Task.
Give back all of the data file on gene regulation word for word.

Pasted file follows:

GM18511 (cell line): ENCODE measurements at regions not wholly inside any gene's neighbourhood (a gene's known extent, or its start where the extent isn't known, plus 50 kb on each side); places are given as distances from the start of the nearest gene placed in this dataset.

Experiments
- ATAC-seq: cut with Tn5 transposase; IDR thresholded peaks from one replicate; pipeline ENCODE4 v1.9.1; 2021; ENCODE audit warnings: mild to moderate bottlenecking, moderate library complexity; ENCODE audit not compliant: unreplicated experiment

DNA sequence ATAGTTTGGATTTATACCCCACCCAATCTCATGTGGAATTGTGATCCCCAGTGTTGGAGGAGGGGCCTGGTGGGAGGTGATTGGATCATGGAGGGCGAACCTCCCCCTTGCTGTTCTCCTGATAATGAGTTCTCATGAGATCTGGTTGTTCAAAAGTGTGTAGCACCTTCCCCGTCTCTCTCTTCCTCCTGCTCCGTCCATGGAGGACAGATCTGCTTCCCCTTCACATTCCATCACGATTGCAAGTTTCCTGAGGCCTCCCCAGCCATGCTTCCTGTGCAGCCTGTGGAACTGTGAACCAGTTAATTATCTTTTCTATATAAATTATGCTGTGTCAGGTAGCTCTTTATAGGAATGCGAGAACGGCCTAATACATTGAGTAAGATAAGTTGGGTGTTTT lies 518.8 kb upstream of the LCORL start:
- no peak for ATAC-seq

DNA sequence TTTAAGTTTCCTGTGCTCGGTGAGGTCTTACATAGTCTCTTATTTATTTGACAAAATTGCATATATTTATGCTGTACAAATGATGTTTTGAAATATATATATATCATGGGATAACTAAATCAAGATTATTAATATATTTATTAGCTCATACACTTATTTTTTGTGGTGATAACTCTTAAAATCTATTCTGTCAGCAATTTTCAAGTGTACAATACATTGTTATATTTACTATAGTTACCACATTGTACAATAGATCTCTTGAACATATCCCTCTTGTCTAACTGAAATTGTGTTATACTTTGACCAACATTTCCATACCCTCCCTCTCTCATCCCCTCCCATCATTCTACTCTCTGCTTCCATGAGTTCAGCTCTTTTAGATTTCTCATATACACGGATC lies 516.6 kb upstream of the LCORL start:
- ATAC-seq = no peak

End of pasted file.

GM18511 (cell line): ENCODE measurements at regions not wholly inside any gene's neighbourhood (a gene's known extent, or its start where the extent isn't known, plus 50 kb on each side); places are given as distances from the start of the nearest gene placed in this dataset.

Experiments
- ATAC-seq: cut with Tn5 transposase; IDR thresholded peaks from one replicate; pipeline ENCODE4 v1.9.1; 2021; ENCODE audit warnings: mild to moderate bottlenecking, moderate library complexity; ENCODE audit not compliant: unreplicated experiment

DNA sequence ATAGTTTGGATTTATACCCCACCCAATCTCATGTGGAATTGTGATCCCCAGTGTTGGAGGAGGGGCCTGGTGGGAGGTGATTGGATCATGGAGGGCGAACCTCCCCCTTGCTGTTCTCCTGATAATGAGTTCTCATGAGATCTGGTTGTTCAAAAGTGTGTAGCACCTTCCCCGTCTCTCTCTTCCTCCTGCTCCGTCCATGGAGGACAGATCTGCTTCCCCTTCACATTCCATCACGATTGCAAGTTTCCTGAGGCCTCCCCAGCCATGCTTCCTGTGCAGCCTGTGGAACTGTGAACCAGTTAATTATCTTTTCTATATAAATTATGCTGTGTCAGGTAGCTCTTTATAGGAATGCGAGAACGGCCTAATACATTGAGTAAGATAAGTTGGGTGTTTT lies 518.8 kb upstream of the LCORL start:
- no peak for ATAC-seq

DNA sequence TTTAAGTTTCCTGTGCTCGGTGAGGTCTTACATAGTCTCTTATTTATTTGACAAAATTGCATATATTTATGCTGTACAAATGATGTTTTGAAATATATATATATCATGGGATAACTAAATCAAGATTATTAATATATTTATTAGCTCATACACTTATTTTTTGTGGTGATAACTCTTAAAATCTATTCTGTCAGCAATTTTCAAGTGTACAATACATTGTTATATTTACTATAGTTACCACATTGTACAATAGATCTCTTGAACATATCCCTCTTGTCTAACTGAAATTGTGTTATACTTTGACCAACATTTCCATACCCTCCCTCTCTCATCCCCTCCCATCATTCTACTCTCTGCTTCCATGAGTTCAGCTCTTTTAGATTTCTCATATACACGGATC lies 516.6 kb upstream of the LCORL start:
- ATAC-seq = no peak